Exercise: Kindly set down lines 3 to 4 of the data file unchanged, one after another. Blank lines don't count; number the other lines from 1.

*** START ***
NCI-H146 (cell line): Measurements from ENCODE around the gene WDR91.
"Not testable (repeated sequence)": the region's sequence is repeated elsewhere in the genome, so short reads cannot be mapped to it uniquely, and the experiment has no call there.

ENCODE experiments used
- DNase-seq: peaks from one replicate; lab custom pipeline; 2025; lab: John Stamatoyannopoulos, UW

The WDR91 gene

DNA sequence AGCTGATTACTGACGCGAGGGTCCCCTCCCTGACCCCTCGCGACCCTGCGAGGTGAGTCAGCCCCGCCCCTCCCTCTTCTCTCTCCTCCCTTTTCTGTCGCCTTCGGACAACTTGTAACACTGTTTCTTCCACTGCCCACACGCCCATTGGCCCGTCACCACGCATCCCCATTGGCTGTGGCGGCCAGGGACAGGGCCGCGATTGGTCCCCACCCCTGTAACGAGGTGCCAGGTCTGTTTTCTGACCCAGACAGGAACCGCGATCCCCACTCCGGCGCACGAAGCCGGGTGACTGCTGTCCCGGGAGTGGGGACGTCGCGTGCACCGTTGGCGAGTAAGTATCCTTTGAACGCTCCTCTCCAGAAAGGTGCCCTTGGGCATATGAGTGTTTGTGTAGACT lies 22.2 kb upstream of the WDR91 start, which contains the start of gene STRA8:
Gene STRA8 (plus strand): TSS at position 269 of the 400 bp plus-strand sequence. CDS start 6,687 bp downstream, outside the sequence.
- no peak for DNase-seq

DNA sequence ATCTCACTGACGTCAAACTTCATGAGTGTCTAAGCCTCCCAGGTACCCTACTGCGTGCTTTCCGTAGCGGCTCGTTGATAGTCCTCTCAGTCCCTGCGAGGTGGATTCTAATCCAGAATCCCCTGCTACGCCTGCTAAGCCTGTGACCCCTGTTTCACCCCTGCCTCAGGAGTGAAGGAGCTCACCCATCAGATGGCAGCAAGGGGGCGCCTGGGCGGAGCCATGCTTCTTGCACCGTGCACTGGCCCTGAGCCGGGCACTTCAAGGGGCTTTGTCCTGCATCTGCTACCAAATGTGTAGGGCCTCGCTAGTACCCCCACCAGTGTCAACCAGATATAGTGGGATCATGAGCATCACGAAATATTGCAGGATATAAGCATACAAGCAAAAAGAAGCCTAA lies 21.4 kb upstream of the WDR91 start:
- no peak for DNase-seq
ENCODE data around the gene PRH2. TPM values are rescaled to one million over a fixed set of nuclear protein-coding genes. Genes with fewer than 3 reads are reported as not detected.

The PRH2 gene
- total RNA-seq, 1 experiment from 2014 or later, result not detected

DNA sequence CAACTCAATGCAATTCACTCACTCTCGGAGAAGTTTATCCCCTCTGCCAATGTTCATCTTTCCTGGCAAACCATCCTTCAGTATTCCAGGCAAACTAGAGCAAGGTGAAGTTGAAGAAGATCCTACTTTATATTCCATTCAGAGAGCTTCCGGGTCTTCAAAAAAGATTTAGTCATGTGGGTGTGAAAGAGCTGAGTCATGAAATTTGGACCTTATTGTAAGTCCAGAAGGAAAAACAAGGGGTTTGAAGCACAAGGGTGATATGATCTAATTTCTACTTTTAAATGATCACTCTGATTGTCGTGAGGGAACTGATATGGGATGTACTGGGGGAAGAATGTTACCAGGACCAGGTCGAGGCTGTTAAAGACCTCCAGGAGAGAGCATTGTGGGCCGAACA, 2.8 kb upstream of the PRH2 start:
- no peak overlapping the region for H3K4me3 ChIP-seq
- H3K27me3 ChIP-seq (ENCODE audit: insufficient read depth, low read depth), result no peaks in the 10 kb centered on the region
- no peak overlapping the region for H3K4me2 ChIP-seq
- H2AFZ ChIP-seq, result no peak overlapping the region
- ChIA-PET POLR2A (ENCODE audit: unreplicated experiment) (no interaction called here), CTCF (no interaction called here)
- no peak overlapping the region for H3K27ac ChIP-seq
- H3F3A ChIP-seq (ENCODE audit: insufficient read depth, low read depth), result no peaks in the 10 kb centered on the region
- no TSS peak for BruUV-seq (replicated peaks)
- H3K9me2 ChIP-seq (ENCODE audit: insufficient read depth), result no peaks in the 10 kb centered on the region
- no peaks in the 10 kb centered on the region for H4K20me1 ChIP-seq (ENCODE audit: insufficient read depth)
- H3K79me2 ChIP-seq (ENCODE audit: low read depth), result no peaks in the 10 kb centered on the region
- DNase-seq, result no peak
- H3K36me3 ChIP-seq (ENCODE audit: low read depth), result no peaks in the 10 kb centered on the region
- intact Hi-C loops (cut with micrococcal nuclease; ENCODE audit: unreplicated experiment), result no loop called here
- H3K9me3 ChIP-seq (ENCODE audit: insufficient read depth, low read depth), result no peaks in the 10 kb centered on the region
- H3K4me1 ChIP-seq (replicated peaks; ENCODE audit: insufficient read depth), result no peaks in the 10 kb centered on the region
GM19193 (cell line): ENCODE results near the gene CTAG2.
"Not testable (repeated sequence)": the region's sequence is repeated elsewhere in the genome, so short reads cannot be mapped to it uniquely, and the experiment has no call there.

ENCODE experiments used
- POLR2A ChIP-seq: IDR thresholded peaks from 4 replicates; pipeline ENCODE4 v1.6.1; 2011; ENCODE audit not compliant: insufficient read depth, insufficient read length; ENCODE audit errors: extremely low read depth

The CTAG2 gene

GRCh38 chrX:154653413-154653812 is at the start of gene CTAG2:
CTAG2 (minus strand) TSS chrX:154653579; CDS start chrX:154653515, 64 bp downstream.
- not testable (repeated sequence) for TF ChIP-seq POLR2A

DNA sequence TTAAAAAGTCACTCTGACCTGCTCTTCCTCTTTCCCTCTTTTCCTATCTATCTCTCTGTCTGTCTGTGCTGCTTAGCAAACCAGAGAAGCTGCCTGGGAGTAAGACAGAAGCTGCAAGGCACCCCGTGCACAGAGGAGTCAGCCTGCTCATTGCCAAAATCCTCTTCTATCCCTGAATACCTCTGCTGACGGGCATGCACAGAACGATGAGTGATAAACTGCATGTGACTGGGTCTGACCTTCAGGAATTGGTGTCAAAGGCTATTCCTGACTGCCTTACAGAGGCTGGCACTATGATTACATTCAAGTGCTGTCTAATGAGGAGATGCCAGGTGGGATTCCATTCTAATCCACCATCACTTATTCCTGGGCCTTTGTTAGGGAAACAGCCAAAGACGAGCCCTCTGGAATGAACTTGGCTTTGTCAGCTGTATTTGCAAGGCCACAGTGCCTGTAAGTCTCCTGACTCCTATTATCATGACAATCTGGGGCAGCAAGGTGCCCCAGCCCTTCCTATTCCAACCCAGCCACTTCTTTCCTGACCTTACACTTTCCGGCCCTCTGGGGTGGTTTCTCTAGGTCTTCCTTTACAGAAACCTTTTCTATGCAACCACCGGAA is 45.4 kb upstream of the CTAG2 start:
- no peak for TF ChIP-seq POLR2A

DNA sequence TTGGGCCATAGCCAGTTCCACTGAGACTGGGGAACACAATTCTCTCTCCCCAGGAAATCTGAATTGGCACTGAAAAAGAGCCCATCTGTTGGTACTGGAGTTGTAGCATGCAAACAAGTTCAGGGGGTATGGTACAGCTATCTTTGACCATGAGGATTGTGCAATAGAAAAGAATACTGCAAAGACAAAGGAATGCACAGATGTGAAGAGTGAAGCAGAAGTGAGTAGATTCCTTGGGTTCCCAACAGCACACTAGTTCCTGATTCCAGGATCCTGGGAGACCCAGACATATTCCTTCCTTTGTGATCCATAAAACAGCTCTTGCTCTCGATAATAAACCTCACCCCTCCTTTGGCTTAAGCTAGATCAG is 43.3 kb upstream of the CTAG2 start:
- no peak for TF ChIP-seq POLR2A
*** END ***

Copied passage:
ENCODE experiments used
- DNase-seq: peaks from one replicate; lab custom pipeline; 2025; lab: John Stamatoyannopoulos, UW